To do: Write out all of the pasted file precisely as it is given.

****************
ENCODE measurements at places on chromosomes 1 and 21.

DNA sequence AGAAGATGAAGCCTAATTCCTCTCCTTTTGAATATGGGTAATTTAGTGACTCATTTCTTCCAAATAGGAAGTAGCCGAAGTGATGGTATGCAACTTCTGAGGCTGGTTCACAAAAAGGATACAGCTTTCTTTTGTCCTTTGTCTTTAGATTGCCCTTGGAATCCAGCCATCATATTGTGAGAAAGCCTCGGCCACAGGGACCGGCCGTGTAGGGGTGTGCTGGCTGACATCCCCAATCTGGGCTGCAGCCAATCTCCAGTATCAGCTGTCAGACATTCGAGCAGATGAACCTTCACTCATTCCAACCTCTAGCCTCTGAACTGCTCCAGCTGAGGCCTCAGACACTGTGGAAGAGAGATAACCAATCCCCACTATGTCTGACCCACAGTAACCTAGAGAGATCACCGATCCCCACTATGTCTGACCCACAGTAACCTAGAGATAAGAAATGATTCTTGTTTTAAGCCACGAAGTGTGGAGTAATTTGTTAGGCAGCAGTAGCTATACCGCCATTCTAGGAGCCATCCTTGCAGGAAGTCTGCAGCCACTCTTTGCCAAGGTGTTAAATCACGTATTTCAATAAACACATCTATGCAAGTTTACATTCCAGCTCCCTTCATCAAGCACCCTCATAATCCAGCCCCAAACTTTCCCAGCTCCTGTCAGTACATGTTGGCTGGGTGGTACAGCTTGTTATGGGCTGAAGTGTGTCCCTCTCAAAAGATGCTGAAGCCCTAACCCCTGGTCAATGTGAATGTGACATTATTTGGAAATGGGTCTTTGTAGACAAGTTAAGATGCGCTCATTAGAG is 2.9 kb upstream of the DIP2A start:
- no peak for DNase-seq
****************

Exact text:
ENCODE measurements at places on chromosomes 1 and 21.

DNA sequence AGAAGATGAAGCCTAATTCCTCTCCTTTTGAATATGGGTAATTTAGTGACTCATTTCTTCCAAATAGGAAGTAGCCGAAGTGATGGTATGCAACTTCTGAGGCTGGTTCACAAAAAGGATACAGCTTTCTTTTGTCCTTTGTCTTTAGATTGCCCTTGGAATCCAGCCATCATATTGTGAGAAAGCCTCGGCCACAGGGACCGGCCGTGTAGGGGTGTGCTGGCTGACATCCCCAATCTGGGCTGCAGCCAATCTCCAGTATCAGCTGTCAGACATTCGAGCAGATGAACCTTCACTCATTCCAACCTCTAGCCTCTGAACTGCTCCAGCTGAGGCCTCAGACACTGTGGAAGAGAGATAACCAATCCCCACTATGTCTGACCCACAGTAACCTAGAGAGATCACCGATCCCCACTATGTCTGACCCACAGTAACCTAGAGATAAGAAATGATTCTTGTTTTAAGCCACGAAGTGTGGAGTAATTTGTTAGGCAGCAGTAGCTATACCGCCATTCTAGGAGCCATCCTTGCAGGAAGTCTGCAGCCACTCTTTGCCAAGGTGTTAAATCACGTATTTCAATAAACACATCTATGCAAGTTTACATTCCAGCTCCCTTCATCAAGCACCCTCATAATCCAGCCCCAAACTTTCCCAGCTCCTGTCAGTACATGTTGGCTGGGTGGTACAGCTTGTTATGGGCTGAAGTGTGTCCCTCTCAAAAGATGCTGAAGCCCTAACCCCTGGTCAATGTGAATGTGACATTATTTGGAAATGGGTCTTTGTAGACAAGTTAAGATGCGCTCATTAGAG is 2.9 kb upstream of the DIP2A start:
- no peak for DNase-seq